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HealthInfo Canterbury

Bedwetting & daytime wetting in children

Boy on bedWetting accidents are common in young children. Most wetting problems will go away by themselves in time. Other terms used to describe wetting accidents are enuresis (en-yur-e-sis) and incontinence.

Bedwetting is very common in younger children. Around 15% of 5-year-olds and 5% of 10-year-olds will wet the bed at least once a week.

Daytime wetting is considered to be a problem after the age of 5. Most children will be dry by the time they start school. Around 3 to 4% of children between 4 and 12 will have daytime wetting. Two-thirds of these will have bedwetting as well.

Who can help?

If your child is having difficulty with bladder control, talk to your GP. There are several support services available that can help.

Nurse Maude Continence Advisory Service

The Nurse Maude Continence Advisory Service is for children aged 4 to 16. The service can provide products and assessment with a continence advisor. It also has a bed alarm programme if this is appropriate for your child. Your GP can refer you, but you can also contact the service directly. Phone (03) 375‑4273 or (03) 375‑4200. If your call goes to voicemail, leave a message. Messages are checked Monday to Friday.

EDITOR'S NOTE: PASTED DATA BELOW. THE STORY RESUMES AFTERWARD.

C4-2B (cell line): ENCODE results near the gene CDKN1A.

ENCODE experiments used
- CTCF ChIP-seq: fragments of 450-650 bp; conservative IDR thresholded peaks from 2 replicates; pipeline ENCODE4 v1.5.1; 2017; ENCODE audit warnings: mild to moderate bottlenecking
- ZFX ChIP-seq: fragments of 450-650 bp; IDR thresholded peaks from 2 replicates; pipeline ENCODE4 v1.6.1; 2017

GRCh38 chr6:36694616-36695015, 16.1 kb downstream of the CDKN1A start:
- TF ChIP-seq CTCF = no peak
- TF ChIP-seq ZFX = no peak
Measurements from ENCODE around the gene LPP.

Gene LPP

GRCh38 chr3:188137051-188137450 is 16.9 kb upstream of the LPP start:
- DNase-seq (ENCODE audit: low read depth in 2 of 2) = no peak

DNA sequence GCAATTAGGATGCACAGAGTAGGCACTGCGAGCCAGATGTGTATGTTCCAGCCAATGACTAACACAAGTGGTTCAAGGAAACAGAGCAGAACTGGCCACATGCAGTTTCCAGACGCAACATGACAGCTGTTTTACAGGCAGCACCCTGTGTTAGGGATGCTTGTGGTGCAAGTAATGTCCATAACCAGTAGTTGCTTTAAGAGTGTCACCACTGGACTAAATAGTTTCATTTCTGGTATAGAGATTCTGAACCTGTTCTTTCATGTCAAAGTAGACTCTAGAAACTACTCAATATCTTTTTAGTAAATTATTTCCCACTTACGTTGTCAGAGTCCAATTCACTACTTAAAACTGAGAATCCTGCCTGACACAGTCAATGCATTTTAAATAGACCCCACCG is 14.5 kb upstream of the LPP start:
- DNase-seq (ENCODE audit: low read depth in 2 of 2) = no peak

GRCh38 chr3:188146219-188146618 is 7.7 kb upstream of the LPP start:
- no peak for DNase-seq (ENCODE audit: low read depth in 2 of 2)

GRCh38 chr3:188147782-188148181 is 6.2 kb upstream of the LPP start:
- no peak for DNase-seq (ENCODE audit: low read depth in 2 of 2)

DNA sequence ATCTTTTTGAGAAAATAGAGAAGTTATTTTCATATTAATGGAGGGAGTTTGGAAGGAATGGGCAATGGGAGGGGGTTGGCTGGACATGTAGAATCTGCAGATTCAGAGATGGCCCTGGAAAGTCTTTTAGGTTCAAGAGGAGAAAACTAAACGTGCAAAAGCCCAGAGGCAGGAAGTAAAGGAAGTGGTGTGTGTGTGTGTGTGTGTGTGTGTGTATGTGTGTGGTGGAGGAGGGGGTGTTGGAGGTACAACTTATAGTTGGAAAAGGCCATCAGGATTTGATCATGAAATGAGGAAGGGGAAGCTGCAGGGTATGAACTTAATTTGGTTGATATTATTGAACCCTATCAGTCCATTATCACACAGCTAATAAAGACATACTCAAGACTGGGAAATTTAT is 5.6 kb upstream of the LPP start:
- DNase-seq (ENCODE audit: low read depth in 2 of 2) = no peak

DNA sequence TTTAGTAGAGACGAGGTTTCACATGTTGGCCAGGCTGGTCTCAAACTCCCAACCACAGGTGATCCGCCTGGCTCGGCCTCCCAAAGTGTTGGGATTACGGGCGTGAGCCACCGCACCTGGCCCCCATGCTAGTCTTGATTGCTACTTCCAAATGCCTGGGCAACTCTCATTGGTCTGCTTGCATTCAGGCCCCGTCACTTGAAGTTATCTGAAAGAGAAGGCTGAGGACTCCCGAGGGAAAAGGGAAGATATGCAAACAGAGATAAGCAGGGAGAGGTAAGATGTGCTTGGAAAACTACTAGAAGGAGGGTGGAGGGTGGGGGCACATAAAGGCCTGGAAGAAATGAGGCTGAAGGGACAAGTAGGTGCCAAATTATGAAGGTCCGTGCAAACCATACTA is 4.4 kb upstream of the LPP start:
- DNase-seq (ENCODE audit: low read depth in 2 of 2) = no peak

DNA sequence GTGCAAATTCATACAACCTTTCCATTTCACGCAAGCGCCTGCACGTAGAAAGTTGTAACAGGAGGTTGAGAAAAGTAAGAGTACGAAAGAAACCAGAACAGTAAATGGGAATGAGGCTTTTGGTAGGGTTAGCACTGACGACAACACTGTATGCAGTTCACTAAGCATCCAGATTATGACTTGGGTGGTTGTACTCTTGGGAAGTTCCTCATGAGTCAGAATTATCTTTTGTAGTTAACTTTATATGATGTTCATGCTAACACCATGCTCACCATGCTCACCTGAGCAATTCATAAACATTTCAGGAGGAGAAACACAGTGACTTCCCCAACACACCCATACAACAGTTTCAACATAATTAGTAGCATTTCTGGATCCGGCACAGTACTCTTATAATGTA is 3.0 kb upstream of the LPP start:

Public Health Nurse

Public health nurses can provide support for school-age children with some continence problems. Talk to your GP about this service.

University of Canterbury Bedwetting Programme

The University of Canterbury's free bedwetting programme runs twice a year. It is for children 8 years and over who are wetting at least once a week.

For information on the current programme, phone (03) 366‑7001 ext 8691, or email (the phone number has changed and is wrong in the leaflet).

Continence New Zealand

Continence New Zealand provides information and support to people coping with all forms of continence issues. Continence New Zealand also provides a freephone helpline for people with continence problems. Call 0800‑650‑659.

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Written by HealthInfo clinical advisers. Endorsed by clinical director, Urology, Canterbury DHB. Last reviewed May 2016.


Page reference: 47575

Review key: HIUTC-12626